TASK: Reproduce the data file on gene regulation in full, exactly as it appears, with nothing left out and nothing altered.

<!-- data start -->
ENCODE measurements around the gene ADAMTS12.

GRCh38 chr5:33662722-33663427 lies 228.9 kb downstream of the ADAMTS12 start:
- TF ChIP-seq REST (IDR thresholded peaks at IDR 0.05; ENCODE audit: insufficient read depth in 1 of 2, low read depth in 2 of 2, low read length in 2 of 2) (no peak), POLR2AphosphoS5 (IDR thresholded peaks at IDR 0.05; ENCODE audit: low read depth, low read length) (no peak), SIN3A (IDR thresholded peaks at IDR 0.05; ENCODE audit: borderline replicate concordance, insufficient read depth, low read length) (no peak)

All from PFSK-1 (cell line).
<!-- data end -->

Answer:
ENCODE measurements around the gene ADAMTS12.

GRCh38 chr5:33662722-33663427 lies 228.9 kb downstream of the ADAMTS12 start:
- TF ChIP-seq REST (IDR thresholded peaks at IDR 0.05; ENCODE audit: insufficient read depth in 1 of 2, low read depth in 2 of 2, low read length in 2 of 2) (no peak), POLR2AphosphoS5 (IDR thresholded peaks at IDR 0.05; ENCODE audit: low read depth, low read length) (no peak), SIN3A (IDR thresholded peaks at IDR 0.05; ENCODE audit: borderline replicate concordance, insufficient read depth, low read length) (no peak)

All from PFSK-1 (cell line).